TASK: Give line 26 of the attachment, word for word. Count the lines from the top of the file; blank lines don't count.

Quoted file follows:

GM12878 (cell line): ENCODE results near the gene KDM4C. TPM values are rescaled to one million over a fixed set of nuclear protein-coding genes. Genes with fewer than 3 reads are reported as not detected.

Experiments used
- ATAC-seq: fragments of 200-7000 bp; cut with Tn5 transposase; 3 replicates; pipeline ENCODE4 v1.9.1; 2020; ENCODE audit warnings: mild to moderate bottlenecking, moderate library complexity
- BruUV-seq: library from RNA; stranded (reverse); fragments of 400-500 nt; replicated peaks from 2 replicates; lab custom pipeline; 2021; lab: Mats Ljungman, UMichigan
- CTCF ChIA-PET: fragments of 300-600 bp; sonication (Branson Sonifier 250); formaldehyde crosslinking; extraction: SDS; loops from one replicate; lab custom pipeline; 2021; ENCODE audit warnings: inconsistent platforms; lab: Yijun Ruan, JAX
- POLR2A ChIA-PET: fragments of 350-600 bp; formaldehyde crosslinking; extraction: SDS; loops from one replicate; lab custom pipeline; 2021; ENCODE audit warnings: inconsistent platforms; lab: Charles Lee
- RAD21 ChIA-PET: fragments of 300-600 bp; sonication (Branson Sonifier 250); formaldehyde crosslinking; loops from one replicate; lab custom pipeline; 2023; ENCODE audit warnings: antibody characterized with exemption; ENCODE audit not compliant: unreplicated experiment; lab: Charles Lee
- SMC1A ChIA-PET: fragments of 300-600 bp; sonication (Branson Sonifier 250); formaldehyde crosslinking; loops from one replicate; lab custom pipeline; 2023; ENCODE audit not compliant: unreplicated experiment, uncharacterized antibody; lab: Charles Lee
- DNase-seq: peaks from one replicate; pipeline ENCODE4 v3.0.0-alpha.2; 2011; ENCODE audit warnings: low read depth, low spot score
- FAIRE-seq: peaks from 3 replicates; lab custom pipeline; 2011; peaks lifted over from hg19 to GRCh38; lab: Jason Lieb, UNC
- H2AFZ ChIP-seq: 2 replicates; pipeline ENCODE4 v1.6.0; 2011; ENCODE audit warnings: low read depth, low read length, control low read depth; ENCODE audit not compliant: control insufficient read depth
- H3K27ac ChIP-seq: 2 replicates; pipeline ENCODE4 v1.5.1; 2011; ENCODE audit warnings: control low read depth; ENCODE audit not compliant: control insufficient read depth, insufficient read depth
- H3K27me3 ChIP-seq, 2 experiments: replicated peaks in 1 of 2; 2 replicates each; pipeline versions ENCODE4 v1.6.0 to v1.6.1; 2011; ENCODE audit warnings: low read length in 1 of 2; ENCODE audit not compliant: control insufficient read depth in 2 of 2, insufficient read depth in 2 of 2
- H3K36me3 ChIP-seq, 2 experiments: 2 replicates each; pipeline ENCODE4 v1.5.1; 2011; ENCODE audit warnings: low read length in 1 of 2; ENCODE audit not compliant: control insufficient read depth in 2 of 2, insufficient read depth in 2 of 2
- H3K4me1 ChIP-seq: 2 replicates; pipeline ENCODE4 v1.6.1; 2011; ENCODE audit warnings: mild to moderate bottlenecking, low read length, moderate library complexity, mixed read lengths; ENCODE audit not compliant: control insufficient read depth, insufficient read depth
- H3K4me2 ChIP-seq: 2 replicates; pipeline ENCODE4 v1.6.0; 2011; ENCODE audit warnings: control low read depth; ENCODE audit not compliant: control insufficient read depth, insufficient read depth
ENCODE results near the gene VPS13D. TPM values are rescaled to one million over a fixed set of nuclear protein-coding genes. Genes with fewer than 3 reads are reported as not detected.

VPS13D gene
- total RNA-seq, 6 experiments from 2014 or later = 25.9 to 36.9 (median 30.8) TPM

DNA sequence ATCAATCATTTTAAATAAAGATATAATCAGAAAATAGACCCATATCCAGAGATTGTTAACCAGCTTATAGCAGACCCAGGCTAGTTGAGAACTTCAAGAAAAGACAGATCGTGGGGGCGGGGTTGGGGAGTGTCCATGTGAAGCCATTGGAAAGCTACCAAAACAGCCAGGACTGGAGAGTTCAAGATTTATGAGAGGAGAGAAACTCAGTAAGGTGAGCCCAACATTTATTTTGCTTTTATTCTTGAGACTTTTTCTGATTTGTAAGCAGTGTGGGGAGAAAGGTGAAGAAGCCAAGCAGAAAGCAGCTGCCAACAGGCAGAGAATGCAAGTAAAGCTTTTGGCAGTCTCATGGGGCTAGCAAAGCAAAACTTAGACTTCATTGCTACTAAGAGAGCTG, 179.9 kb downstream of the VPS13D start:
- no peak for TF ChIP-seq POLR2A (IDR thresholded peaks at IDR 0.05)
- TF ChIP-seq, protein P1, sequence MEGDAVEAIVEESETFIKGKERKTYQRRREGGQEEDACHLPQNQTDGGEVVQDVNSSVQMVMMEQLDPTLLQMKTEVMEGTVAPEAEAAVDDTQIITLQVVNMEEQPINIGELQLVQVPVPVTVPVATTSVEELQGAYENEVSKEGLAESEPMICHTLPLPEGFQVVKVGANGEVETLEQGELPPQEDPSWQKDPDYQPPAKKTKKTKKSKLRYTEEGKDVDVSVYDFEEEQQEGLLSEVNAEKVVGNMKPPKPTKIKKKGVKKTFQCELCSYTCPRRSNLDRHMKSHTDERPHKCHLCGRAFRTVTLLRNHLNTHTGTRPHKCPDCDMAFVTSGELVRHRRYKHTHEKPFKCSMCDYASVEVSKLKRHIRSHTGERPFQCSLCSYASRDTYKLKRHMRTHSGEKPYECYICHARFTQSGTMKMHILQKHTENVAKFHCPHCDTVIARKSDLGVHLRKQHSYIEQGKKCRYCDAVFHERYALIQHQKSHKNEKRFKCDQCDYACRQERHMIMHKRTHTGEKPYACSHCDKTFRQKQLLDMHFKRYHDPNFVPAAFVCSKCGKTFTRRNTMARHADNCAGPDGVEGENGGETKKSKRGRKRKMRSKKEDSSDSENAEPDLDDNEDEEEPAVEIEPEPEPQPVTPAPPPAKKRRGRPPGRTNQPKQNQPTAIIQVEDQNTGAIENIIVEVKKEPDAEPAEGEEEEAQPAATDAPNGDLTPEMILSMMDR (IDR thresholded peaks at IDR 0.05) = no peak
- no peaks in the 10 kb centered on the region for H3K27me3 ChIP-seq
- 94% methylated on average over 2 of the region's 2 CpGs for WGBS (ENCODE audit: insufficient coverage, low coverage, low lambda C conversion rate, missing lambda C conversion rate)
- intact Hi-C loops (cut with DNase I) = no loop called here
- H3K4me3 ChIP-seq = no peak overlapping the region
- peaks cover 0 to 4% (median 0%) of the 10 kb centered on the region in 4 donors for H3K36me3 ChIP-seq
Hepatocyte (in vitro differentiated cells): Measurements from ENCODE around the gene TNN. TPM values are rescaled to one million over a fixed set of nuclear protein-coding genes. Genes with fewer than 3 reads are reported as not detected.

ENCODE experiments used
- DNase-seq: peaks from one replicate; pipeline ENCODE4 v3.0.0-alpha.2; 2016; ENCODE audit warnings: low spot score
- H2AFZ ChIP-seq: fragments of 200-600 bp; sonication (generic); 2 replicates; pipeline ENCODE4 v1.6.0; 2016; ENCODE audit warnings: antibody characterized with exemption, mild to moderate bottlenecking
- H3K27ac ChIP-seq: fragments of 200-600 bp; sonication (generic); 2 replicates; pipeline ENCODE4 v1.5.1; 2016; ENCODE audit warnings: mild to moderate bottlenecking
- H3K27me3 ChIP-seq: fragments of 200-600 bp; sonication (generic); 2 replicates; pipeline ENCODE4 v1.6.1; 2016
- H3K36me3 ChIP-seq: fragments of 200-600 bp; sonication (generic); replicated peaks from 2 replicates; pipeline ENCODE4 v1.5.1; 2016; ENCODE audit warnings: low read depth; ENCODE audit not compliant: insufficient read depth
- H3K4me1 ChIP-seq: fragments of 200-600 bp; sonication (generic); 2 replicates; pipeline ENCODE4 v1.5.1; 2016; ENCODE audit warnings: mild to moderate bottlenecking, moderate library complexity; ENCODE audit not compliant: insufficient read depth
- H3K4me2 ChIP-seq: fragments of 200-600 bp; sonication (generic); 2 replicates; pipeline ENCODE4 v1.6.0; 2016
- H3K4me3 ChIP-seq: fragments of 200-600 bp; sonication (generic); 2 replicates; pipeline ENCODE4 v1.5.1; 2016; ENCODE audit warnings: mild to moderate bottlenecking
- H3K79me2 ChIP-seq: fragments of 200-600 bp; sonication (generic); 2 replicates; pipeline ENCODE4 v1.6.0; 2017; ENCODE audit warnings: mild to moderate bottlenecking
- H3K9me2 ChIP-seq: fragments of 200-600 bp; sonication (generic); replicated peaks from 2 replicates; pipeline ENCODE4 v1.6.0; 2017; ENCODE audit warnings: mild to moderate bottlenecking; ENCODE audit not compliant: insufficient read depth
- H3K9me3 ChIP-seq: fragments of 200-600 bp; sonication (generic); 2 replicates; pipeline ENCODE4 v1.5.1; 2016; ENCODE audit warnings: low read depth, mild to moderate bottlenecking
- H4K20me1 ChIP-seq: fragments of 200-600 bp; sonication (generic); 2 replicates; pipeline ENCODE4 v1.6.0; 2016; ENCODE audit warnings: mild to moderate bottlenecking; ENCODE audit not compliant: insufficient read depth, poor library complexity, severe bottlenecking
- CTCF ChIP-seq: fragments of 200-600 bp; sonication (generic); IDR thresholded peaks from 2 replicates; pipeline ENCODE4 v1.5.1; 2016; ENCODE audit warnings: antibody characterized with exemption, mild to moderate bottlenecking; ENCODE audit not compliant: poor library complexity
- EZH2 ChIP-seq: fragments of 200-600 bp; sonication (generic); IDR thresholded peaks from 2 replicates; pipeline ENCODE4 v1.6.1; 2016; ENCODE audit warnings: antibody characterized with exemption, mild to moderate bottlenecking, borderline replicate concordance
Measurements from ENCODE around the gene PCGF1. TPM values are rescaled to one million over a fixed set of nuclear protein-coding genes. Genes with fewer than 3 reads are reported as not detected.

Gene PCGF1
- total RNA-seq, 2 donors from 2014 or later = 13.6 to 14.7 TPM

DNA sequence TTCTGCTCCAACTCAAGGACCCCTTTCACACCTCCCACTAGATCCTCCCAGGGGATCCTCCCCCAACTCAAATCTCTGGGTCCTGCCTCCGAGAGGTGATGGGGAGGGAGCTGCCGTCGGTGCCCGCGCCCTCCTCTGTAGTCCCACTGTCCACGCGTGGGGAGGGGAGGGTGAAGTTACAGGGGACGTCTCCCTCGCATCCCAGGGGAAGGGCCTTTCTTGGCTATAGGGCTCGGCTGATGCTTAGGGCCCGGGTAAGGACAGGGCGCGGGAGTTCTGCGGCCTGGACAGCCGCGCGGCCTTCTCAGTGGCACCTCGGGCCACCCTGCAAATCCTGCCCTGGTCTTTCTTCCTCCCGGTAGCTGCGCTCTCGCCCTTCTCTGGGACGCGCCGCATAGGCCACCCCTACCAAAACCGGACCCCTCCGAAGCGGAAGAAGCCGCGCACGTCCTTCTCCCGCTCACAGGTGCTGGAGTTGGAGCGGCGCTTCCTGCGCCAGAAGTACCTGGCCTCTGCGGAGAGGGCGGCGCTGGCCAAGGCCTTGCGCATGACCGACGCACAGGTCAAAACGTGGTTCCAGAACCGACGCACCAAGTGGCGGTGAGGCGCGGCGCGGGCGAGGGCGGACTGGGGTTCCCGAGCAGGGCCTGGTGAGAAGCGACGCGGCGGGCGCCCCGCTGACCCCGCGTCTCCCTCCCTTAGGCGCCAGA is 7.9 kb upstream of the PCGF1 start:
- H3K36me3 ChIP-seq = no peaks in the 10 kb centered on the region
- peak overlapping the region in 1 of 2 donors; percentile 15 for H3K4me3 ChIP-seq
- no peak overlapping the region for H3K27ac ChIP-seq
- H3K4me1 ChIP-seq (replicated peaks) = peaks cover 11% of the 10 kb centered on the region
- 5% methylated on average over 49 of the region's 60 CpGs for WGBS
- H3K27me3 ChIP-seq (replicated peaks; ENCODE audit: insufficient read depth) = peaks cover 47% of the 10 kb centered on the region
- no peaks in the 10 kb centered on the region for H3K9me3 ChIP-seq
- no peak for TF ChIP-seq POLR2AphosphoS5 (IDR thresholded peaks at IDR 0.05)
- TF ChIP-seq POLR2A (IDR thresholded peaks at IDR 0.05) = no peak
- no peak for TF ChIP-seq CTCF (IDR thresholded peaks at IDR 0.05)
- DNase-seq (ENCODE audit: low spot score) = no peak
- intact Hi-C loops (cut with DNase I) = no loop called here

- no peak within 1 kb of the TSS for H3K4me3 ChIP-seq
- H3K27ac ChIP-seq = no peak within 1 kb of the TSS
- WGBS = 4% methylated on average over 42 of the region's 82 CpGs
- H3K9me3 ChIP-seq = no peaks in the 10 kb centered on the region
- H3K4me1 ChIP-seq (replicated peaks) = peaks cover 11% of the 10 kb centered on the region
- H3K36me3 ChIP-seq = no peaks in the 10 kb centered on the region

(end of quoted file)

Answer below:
- H3K4me3 ChIP-seq = no peak overlapping the region